For my write-up today on Jonathan Goldstein’s Anchor Bible commentary on II Maccabees, I’ll quote something that Goldstein says on pages 214-215:
“The high priest [in II Maccabees 3:32-35] offered an expiatory sacrifice for Heliodorus. In the Hebrew Bible sin and guilt offerings were brought only by the individual or corporate sinner, though Jason of Cyrene knows of sin offerings on behalf of the dead (12:43-45…). We do not know what system of Jewish law Onias followed. According to rabbinic law a non-Jew could not bring a sin or guilt offering but he could bring a burnt offering (M. Sheqalim 1:5), and Onias or Heliodorus’ friends could bring a burnt offering on Heliodorus’ behalf (cf. Job 1:5). Such a burnt offering could secure atonement (Lev 1:4; the requirement of laying hands upon an animal did not apply to a non-Jew…).”
I checked Herbert Danby’s translation of Mishnah Shekalim 1:5. It says that Gentiles and Samaritans cannot pay the Shekel (which I take to be the Temple tax discussed in Exodus 30:13ff.) nor “Bird-offerings of a man or woman that has a flux or of a woman after childbirth, or Sin-offerings or Guilt-offerings, but they may accept of them vow-offerings or freewill-offerings.” I wonder if a burnt offering counts as a freewill offering.
This passage in Goldstein’s commentary stood out to me for three reasons. First, I have been curious about what laws Judaism (which is diverse, I know) believed that Gentiles could or had to follow, and which ones it thought were restricted to Israelites. Second, I’m curious as to the difference between a burnt offering and a sin or guilt offering. All of them atone for sin, right? In terms of their meaning and function, is there some nuance differentiating them from each other? Third, I thought about the issue of whether or not a blood sacrifice was necessary for atonement. According to Goldstein, Gentiles according to the Mishnah could not gain atonement through a sin or guilt offering, but they could get it through a burnt offering, which they could offer themselves or someone else could offer on their behalf.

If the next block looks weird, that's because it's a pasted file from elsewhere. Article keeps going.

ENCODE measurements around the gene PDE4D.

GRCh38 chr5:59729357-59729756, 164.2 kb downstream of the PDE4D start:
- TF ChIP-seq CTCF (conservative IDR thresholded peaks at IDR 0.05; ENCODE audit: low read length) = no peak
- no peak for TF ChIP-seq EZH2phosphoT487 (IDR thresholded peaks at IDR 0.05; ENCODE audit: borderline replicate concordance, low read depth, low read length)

I think that Michael Brown’s remarks on pages 152-153 of Answering Jewish Objections to Jesus, Volume Two: Theological Objections are relevant:
“In b. Sukkah 55b (see also Pesikta deRav Kahana, Buber edition, 193b-194a) we read that the seventy bulls offered every year during the Feast of Tabernacles (Sukkot; see Num. 29:12-34) ‘were for the seventy nations,’ which Rashi explains to mean, ‘to make atonement for them, so that rain will fall throughout the world.’ In this context—-and in light of the destruction of the Temple by the Romans in 70 C.E.—-the Talmud records the words of Rabbi Yohanan: ‘Woe to the nations who destroyed without knowing what they were destroying. For when the Temple was standing, the altar made atonement for them. But now who will make atonement for them?'”
I doubt that what Michael Brown presents above was the only game in town when it came to early Judaism’s view on the necessity for blood atonement, for Yochanan ben Zakkai said that prayers substituted for sacrifices after the Temple was destroyed. But (if I’m not mistaken) Yochanan concluded that after great perplexity, and that tells me that he thought that the Temple and its sacrifices indeed were important, and he wondered what Jews would do when they were absent.